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The way forward is technological advancement

Oliver Findl writes this editorial for EuroTimes

Oliver Findl

Posted: Monday, December 5, 2016

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We should never be slaves to technology, but we must always be prepared to consider new approaches in our practices. This month’s cover story looks at new biometry instruments that measure ocular dimensions. As I have pointed out in the article, the accuracy of modern biometry instrumentation in measuring the eye’s dimensions and the postoperative position of the intraocular lens (IOL) in relation to the intraocular anatomy, mean that the term ‘effective lens position’ is out-of-date.

We relied on formulas because, 15 or 20 years ago, the technology was not as advanced as it is today. Now, with even mobile phones having more computational power than the largest computers at that time, we can do the direct calculation of the optics of the individual eye using ray tracing without approximations and simplifications. I believe this will be a game changer for IOL power calculation in the future.

When I attended my first ESCRS Congress, the majority of delegates attending lectures and instructional courses would rely on printed handouts to help them understand some of the complex procedures that were being highlighted. Now almost every delegate will have a phone or a tablet to help them process information in real-time.

As chairperson of the Young Ophthalmologists Committee, I am pleased to see that we are not only following the latest technological advancements but that we are using these technologies to produce better educational and training resources for our members.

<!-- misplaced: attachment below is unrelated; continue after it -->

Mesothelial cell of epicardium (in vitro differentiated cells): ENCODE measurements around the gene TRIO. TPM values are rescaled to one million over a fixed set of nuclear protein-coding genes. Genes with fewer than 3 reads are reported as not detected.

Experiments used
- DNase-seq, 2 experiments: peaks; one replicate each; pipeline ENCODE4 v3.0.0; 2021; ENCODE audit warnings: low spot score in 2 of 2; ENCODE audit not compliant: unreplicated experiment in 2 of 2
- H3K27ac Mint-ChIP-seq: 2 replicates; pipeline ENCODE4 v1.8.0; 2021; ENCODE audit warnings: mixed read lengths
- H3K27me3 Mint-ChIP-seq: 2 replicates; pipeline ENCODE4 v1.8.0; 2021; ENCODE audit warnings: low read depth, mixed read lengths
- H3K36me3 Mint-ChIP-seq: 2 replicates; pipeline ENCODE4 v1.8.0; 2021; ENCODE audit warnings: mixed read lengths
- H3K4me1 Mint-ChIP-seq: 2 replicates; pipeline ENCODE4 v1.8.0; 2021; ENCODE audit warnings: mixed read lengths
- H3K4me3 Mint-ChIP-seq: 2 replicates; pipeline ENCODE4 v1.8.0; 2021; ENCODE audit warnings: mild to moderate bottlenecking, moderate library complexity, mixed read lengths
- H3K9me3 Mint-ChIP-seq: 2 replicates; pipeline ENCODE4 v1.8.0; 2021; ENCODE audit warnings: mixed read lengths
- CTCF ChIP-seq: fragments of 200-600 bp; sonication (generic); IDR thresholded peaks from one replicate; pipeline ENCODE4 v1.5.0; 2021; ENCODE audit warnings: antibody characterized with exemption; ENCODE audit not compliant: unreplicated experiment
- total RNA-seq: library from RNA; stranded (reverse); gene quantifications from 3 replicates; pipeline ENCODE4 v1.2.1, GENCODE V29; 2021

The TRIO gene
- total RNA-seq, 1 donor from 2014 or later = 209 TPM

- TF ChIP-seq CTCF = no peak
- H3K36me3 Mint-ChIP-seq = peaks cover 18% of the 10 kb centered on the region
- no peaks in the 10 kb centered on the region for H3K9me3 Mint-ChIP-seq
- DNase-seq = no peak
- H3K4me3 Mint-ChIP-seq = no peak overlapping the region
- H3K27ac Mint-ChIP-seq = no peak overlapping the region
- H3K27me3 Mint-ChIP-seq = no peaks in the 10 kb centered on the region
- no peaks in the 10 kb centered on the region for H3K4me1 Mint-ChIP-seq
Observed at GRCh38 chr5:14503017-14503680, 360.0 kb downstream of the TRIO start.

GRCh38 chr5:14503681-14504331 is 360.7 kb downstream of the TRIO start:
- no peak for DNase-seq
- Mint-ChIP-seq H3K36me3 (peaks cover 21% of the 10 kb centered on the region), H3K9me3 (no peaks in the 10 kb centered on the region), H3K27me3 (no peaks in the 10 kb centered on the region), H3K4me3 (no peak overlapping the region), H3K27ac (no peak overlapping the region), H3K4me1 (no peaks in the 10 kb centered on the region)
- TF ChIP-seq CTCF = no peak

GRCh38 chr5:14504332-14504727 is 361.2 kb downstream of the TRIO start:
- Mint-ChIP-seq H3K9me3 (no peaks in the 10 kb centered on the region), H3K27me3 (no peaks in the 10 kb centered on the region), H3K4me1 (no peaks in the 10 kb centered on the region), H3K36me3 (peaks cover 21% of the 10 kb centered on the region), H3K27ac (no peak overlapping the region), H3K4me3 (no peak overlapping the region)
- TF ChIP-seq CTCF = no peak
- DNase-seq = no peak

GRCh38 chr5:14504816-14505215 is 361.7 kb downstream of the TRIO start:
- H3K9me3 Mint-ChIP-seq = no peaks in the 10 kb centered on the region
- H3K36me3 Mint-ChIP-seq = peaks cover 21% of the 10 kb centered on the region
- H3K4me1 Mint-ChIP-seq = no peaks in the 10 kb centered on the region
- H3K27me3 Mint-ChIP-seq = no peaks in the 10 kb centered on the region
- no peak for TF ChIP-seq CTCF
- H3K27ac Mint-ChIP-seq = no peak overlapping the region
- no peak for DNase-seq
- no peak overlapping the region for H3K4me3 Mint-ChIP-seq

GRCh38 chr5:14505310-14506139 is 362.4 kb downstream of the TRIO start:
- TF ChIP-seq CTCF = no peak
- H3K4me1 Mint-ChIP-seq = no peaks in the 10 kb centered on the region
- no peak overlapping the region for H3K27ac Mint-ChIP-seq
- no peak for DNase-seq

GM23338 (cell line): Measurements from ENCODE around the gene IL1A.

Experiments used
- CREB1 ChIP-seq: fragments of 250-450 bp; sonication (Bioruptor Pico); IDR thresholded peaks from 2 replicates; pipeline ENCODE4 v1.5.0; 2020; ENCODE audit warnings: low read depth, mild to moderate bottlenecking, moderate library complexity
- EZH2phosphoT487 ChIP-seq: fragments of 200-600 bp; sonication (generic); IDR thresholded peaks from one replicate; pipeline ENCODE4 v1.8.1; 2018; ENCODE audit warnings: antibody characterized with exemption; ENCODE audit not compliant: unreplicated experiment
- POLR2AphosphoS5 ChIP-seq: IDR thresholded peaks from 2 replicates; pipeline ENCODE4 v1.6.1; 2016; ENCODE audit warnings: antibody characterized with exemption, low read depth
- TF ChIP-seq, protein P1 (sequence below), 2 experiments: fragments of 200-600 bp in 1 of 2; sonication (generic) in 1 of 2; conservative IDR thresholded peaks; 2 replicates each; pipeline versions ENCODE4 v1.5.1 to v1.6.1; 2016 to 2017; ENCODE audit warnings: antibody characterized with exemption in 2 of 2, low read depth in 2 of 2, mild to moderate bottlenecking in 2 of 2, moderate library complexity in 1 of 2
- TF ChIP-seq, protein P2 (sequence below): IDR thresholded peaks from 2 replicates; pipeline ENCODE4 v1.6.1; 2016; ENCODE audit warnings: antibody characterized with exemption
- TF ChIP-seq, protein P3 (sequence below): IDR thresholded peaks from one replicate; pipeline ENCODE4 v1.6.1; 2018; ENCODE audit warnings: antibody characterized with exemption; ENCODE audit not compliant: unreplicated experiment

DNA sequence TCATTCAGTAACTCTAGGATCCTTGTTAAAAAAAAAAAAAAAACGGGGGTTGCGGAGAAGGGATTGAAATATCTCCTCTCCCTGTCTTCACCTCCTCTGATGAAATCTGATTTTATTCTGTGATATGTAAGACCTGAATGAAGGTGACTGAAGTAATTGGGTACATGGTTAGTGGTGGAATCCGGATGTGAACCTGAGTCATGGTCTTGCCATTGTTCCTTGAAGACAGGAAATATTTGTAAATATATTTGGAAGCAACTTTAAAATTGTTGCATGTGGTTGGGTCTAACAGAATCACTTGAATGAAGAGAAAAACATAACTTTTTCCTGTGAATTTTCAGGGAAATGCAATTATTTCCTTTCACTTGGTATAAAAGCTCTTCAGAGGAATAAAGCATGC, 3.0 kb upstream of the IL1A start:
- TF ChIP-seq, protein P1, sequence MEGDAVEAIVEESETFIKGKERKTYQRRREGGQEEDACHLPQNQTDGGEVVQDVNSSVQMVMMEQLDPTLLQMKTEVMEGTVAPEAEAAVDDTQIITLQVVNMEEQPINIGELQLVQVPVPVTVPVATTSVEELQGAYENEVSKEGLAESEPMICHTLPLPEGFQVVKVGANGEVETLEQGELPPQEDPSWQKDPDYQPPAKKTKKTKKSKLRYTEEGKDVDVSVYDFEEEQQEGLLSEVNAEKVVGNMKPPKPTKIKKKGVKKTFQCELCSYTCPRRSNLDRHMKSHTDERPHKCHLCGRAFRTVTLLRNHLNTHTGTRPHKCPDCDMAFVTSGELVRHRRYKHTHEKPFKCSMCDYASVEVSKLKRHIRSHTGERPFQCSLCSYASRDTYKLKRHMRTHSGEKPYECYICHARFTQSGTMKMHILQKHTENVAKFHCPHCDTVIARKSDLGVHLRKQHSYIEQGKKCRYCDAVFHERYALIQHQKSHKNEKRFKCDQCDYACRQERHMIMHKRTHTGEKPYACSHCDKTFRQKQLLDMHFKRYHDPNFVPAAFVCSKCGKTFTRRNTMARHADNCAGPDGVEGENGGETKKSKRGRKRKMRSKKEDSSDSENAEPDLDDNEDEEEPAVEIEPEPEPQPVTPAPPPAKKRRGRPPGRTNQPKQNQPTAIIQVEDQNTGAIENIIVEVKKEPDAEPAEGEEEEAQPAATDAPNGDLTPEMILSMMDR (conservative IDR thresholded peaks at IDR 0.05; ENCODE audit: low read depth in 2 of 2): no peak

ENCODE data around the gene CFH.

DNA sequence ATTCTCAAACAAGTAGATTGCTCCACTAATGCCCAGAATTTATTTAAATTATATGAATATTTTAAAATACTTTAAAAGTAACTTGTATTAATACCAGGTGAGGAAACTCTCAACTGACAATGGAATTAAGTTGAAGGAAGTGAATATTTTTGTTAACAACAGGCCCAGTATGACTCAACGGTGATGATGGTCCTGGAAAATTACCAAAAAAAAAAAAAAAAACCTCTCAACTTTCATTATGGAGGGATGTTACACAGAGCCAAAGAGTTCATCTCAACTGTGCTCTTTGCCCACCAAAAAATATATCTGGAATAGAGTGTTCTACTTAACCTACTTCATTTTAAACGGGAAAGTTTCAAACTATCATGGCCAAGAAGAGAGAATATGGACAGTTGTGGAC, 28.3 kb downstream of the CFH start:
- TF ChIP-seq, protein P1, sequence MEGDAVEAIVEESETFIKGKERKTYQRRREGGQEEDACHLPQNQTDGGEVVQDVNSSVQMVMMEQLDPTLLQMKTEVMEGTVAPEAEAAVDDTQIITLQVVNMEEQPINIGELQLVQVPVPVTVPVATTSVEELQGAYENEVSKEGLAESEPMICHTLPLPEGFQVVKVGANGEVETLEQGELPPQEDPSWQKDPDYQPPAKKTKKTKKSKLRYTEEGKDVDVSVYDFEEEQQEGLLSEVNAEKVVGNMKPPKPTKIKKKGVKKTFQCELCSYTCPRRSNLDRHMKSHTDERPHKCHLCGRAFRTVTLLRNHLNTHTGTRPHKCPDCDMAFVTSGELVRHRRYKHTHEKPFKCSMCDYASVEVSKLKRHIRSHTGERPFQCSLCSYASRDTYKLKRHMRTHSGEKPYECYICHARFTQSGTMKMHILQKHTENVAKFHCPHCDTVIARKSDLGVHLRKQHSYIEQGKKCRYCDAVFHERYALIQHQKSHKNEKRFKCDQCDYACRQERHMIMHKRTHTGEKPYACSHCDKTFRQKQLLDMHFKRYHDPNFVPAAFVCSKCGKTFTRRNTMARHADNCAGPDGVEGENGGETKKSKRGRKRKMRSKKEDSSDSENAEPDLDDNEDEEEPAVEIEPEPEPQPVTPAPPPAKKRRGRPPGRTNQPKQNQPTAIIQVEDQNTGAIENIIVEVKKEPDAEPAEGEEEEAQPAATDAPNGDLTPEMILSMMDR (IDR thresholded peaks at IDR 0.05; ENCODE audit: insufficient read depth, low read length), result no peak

The new ESCRS Player now has a special section featuring videos from previous YO Programmes. The best videos have been selected and tagged with keywords which makes them easy to navigate. YOs will also benefit from studying the ESCRS Video of the Month and the EuroTimes Eye Contact video interviews with key opinion leaders.
I am also glad to note that the YO programme at the annual ESCRS Congress in Copenhagen was very well received by delegates and that it continues to go from strength to strength.
We are now looking forward to the 21st ESCRS Winter Meeting which will be held in Maastricht, The Netherlands, from 10-12 February 2017.
The Young Ophthalmologists Programme on Friday, 10 February will once again feature the very popular “Learning from the learners” interactive session on cataract surgery for trainees, where young ophthalmologists can present their own video cases.

As always, I am very grateful to my co-chairpersons Simonetta Morselli and Kaarina Vannas and our distinguished speakers Richard Packard and Khiun Tjia, who will discuss these cases with the trainees and also present their own pearls of wisdom.

Finally, a quick reminder to all of our YOs that the very popular John Henahan Writing Prize is now open for entries for 2017. The topic for the essay is ‘How does commercial interest affect my career?’, a subject which we expect will generate a lot of interest from our trainees.

The winner will receive a €1,000 travel bursary to the XXXV Congress of the ESCRS in Lisbon, Portugal.

Further information is available on: www.escrs.org

Finally, as we look back on the old year and look forward to the next 12 months, I would like to wish all readers of EuroTimes a very happy and prosperous 2017.